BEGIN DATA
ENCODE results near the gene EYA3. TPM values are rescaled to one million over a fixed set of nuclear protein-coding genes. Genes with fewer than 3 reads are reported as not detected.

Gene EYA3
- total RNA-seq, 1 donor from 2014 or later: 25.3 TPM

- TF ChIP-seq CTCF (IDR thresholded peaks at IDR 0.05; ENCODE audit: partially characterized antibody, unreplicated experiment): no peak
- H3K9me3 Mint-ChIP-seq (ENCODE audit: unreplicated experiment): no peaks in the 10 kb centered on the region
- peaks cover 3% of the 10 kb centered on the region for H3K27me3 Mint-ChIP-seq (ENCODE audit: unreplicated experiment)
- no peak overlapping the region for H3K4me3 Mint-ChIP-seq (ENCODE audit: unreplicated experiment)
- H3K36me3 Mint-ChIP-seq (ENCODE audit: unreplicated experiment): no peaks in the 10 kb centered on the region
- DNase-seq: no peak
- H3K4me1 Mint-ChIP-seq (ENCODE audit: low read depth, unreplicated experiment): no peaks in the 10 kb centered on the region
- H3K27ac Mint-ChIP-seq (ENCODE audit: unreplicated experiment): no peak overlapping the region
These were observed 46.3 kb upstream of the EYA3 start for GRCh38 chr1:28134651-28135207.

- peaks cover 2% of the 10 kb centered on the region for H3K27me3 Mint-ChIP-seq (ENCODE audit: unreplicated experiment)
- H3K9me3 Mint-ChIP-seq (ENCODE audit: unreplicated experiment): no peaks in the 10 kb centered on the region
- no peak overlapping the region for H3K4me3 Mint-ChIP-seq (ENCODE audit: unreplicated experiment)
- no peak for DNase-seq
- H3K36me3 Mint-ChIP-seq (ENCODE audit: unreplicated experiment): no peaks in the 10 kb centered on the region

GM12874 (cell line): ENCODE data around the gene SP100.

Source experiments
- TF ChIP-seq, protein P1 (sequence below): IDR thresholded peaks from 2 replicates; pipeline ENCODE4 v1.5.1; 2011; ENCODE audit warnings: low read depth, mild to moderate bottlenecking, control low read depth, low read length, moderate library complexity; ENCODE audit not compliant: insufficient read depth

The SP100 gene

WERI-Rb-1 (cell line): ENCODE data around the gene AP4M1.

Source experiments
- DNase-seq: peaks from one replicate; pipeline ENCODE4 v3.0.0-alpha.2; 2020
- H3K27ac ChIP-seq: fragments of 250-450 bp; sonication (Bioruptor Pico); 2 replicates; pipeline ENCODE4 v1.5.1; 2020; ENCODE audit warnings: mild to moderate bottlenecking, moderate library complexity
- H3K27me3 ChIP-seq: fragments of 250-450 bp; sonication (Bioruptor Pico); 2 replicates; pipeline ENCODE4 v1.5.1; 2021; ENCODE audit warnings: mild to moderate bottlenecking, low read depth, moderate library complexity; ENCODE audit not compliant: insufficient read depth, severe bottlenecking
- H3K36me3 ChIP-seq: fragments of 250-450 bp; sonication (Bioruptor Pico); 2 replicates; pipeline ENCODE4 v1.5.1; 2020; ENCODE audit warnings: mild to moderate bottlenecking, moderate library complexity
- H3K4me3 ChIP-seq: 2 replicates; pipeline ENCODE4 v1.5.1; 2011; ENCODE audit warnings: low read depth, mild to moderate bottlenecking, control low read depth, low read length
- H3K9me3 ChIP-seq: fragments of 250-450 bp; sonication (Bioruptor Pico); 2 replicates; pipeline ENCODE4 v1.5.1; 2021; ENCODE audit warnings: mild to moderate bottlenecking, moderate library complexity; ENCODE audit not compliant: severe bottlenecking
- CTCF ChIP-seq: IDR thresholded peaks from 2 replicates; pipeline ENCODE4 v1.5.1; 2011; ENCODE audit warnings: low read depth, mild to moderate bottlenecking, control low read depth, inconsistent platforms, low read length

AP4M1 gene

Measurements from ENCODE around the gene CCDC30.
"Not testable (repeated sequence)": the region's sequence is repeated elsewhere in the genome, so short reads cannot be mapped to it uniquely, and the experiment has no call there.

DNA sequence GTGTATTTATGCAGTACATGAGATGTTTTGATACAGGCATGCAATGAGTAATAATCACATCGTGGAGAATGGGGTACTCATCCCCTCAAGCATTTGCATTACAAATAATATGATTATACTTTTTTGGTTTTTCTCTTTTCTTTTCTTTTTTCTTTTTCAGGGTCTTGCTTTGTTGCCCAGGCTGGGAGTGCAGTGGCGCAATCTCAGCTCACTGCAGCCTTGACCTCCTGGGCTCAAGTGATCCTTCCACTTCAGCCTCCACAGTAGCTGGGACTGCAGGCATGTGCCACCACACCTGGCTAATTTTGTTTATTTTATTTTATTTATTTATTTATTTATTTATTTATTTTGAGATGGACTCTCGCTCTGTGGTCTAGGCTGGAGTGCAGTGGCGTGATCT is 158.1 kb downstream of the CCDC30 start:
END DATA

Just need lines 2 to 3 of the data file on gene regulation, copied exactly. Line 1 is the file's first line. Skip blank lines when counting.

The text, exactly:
Gene EYA3
- total RNA-seq, 1 donor from 2014 or later: 25.3 TPM